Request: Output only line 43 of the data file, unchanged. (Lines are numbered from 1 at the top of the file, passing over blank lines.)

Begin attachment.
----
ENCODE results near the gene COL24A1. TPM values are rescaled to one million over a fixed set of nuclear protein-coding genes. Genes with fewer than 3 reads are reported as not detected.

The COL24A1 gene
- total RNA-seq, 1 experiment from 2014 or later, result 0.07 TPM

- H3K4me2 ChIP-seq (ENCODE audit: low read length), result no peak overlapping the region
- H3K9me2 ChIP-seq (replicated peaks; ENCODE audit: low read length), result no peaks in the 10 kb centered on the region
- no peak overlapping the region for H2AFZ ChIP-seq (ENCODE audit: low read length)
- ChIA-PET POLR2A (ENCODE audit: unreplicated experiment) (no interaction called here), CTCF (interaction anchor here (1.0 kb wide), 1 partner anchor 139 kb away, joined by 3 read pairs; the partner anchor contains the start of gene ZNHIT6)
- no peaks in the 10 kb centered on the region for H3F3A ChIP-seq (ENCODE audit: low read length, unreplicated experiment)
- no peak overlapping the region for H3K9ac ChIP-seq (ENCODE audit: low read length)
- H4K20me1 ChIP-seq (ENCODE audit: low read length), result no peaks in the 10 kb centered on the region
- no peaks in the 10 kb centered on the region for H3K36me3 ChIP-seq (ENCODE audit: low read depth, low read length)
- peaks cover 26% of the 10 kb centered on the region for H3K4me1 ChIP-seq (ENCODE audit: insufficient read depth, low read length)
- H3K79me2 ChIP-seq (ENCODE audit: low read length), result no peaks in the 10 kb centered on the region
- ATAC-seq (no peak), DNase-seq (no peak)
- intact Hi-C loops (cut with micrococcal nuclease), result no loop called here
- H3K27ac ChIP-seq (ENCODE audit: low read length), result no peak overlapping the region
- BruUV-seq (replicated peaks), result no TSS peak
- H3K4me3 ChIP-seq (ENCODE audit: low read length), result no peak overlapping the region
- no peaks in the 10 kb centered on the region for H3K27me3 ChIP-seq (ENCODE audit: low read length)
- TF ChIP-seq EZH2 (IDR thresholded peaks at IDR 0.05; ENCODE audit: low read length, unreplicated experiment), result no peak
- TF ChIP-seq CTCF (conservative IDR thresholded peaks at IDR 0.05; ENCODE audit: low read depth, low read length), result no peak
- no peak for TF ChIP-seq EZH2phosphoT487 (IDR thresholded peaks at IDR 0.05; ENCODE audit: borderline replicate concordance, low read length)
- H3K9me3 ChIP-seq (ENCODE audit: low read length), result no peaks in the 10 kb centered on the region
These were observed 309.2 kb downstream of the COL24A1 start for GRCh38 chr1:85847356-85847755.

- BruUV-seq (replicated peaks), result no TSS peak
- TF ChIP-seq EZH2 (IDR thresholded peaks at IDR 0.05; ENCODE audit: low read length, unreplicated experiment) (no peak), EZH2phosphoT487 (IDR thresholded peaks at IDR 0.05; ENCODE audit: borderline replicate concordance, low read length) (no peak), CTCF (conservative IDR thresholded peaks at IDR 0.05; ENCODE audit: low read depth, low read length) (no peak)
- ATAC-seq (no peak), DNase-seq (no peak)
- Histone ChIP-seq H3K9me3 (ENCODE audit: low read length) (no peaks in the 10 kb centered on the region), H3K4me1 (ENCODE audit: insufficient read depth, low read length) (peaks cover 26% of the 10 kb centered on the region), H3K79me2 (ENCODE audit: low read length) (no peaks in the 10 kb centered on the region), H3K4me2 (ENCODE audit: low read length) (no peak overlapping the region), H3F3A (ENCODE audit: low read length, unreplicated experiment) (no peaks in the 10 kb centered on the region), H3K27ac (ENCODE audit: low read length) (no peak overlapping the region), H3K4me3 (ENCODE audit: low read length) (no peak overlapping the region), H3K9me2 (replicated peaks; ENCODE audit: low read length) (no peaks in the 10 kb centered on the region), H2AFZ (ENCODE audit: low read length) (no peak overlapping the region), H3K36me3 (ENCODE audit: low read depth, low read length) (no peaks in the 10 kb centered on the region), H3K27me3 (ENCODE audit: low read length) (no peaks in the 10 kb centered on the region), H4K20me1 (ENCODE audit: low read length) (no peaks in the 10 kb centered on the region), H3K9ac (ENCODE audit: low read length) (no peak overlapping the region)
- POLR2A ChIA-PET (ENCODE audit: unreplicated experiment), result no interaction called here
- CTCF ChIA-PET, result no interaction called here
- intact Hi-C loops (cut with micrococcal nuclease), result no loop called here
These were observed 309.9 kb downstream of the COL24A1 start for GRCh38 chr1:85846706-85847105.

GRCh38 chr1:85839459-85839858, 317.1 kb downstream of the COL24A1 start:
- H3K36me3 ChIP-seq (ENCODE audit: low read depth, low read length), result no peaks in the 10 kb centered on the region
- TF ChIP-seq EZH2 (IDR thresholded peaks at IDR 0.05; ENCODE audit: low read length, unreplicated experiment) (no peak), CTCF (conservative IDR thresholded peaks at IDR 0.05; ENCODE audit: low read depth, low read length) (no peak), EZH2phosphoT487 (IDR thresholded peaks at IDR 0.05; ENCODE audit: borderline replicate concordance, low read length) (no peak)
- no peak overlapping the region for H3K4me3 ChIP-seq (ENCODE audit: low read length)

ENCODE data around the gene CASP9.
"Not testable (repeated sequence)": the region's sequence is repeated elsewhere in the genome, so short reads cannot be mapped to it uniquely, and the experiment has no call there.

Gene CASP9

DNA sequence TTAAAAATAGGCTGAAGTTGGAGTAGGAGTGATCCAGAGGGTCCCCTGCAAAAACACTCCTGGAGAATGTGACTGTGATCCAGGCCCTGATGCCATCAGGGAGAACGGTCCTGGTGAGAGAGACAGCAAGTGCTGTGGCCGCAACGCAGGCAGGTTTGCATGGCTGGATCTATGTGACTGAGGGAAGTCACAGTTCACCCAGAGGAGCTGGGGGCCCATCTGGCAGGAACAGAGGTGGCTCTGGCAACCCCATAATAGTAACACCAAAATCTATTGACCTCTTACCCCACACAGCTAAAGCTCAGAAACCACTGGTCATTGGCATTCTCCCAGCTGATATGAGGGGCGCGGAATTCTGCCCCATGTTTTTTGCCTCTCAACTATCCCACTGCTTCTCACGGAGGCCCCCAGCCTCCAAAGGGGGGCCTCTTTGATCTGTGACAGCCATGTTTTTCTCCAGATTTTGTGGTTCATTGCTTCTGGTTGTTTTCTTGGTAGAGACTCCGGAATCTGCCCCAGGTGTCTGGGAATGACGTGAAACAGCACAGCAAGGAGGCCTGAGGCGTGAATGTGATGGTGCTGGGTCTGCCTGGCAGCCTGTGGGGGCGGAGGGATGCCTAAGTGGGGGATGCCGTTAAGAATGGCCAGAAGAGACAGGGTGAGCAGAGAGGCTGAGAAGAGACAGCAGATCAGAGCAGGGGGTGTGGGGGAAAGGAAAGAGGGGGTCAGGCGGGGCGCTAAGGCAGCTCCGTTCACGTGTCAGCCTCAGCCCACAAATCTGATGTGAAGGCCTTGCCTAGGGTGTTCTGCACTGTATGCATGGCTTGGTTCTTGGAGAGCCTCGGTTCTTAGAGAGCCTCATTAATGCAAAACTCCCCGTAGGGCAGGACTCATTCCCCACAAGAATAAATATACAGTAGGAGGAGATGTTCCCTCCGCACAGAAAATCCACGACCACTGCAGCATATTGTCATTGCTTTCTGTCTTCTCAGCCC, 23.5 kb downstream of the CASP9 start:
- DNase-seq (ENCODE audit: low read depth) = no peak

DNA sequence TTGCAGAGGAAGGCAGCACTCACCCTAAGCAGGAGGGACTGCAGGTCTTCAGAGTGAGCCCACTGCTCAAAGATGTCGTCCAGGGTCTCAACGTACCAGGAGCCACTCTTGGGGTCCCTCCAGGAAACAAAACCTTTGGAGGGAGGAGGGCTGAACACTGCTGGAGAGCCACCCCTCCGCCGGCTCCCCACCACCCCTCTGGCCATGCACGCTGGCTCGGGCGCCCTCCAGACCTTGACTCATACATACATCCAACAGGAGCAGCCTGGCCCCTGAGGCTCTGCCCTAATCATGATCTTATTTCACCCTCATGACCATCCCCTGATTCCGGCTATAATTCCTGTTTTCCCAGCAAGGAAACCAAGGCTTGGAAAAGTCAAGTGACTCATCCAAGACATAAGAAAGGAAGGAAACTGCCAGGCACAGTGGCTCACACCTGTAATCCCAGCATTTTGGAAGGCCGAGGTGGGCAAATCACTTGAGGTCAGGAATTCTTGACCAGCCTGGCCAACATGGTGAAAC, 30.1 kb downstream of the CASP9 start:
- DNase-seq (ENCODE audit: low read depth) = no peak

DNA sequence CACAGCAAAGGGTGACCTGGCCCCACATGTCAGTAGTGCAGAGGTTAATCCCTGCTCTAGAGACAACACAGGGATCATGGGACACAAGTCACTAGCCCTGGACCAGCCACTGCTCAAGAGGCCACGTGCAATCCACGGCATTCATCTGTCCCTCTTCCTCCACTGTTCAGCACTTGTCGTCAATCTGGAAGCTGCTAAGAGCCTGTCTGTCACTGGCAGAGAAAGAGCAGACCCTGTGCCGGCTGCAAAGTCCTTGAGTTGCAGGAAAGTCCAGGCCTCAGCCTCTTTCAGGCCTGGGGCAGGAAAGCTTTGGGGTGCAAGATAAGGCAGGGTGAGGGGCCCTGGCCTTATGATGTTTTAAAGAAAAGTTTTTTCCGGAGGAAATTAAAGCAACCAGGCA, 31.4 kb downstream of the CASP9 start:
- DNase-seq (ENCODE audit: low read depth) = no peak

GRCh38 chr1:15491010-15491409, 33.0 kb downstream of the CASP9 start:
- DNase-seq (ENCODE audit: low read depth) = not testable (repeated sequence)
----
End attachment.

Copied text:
- DNase-seq (ENCODE audit: low read depth) = no peak